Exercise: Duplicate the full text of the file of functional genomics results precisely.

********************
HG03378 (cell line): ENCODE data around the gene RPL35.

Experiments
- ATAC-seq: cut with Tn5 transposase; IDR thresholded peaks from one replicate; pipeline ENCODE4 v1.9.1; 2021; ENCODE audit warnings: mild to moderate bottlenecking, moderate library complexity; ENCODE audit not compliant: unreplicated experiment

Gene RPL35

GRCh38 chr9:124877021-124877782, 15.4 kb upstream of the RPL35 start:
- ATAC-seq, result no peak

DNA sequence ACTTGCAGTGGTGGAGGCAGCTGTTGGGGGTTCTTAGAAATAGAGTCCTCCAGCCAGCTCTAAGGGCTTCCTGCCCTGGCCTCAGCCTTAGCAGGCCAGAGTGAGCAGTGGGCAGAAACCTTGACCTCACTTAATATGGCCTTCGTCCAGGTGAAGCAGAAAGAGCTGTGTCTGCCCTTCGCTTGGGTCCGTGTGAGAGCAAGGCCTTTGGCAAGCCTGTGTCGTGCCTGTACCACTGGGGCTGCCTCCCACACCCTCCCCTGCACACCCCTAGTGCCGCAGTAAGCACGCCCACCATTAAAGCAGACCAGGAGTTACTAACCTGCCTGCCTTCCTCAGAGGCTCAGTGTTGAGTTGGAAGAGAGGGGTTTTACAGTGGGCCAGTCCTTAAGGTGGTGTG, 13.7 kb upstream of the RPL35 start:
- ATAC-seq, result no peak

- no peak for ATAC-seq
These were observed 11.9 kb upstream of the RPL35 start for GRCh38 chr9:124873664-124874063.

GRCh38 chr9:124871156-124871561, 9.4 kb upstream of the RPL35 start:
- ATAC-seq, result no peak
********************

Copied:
HG03378 (cell line): ENCODE data around the gene RPL35.

Experiments
- ATAC-seq: cut with Tn5 transposase; IDR thresholded peaks from one replicate; pipeline ENCODE4 v1.9.1; 2021; ENCODE audit warnings: mild to moderate bottlenecking, moderate library complexity; ENCODE audit not compliant: unreplicated experiment

Gene RPL35

GRCh38 chr9:124877021-124877782, 15.4 kb upstream of the RPL35 start:
- ATAC-seq, result no peak

DNA sequence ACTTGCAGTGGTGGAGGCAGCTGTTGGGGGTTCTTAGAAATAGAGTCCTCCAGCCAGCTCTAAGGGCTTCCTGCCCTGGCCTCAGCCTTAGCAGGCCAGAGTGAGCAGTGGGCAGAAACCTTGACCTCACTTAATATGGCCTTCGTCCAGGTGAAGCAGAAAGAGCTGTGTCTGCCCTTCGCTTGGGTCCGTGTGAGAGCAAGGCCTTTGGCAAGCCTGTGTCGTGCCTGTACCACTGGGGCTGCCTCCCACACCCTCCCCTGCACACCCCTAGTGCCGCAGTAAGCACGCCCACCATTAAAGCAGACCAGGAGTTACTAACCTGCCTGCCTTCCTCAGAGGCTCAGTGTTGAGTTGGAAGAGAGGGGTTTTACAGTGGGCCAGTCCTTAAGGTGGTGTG, 13.7 kb upstream of the RPL35 start:
- ATAC-seq, result no peak

- no peak for ATAC-seq
These were observed 11.9 kb upstream of the RPL35 start for GRCh38 chr9:124873664-124874063.

GRCh38 chr9:124871156-124871561, 9.4 kb upstream of the RPL35 start:
- ATAC-seq, result no peak